“I tried to unlearn all that I knew about what manhood means,” said Marc Peters, men’s health coordinator, as he discussed being a male feminist and how men can abuse this label to commit violence against women.
Peters spoke during the event “Men’s Story Project: Looking Within, Speaking Out,” part of the Men’s Story Project Network and presented by the Office of Institutional Diversity and Inclusion and the group Masculinity101. The production sought to explore masculinity through the stories of students, faculty and staff members and challenge perceptions and stereotypes about what it means to be a man.
The storytellers discussed their experiences with masculinity and how it has intersected with the other facets of their identities.
“This project is about talking about masculinity — how some people are denied masculinity and some people are automatically ascribed masculinity, and it lets people talk about what happens when people want to access masculinity but are forced to perform it in a certain way,” said Justice Gaines ’16, the production’s master of ceremonies.
The performances predominantly took the form of spoken-word poetry, but there were also speeches and a song. Prevalent themes in the stories were gender identity, toxic masculinity, societal expectations, sexual orientation, feminism, love and violence.
Several of the speakers, including Benjamin Koatz ’16, AJ Whitman ’17 and Isaac Albanese focused on gender identity and performing masculinity.
“It sucks, to not just craft an identity, not just justify it to the world but also justify it to yourself; when any inkling of self-doubt is thought of as a foothold for everything from gentle, prodding, scripture conversion; for your own head to say, ‘Maybe we should stop inconveniencing everyone with this, if we’re not sure?,’” Koatz — who uses the pronouns they, them and their — said in reciting part of their poem. “You have to be sure. That’s how the game works.”
Whitman discussed coming to terms with a genderqueer identity, and Albanese discussed how masculinity can manifest itself in the trans community.
Lars Tiffany ’90, the head coach of the men’s lacrosse team, and Scott Turner, the University’s director of web communications, discussed love as it relates to masculinity. “Love is the most fundamental quality of being a man,” Tiffany said, addressing his team, which attended the event.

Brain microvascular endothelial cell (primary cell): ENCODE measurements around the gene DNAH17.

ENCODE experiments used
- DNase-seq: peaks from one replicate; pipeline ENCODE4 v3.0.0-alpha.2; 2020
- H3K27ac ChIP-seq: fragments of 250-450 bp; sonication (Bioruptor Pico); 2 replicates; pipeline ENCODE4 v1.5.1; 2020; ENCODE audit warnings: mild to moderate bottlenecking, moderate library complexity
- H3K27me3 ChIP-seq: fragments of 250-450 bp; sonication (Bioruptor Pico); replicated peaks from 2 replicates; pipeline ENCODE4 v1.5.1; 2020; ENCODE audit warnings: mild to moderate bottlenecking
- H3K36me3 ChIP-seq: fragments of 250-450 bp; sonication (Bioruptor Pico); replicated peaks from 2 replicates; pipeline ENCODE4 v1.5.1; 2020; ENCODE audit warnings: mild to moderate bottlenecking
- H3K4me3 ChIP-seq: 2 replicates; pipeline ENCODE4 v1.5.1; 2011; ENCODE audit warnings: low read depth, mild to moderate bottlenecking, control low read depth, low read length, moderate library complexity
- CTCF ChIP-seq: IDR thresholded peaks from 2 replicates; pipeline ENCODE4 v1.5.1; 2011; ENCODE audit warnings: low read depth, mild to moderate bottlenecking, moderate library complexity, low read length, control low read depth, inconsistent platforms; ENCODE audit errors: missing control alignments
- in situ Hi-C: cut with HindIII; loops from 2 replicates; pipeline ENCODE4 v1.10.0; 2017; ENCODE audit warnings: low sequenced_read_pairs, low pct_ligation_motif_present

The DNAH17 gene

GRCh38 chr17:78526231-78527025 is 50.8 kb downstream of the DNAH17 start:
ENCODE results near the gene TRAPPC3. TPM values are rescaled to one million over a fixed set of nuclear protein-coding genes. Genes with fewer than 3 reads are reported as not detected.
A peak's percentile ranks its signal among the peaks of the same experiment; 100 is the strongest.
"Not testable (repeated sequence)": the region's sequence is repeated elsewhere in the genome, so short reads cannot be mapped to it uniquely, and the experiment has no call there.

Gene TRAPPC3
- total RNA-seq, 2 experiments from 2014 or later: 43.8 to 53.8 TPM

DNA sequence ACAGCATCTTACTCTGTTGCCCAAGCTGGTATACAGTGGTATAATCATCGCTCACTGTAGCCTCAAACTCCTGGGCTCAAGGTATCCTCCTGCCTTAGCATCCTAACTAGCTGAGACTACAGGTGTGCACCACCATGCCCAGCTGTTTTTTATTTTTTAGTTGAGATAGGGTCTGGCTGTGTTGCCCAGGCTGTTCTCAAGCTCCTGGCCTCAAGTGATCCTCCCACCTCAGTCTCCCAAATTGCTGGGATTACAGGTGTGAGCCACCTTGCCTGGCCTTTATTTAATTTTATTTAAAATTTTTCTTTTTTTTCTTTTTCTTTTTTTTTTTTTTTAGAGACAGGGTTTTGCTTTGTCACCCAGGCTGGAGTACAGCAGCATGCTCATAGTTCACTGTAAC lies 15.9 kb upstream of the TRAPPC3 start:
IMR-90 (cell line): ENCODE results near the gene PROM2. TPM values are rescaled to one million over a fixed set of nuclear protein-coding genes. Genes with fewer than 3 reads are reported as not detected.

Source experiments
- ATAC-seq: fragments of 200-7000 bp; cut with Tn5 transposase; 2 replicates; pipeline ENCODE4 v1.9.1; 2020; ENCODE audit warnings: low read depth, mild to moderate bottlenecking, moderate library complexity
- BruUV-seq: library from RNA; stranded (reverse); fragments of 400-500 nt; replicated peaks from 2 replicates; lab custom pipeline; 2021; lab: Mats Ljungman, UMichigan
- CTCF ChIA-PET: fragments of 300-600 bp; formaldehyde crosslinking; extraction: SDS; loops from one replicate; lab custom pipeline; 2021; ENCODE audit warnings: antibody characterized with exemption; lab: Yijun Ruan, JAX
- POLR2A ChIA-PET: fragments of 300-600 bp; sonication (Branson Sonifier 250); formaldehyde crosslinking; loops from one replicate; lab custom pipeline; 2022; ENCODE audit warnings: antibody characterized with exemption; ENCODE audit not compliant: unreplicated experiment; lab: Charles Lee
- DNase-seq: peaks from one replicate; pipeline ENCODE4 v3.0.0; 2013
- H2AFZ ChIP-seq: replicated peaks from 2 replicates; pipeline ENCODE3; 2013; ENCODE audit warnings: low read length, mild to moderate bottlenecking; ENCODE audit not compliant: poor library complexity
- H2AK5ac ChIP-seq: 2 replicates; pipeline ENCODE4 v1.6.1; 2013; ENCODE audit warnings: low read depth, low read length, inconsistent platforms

Several of the speakers, including Ricardo Jaramillo ’18 and Tariq Cannonier ’16 shared how race and ethnicity have played into their experiences with masculinity. Cannonier discussed being perceived as “scary” due to his blackness and, in a poem, shared an exchange he had with his mother. “You’re smart, Tariq, and handsome and better than all that. You can go to college and be an engineer, but remember first that you’re black, and the world hates that,” he said. Jaramillo examined how colonialism shapes expectations of masculinity in the country his family's ancestry, Colombia.
Video clips called “Masculinity101: Conversations on Masculinity” introduced the show’s first and second acts and marked its end.
Correction: A previous version of this article stated that Ricardo Jaramillo ’18 and Tariq Cannonier ’16 shared how race have played into their experiences with masculinity. In fact, Latinx is an ethnicity. Also, the article stated that Colombia is Jaramillo's home country. In fact, he was born in the United States. A previous version of this article also quoted Benjamin Koatz's '16 poem as saying "when any inkling of self-doubt is thought of as a foothold for everything from gentle prodding to scripture conversion." In fact, he said "gentle, prodding, scripture conversion." The Herald regrets the errors.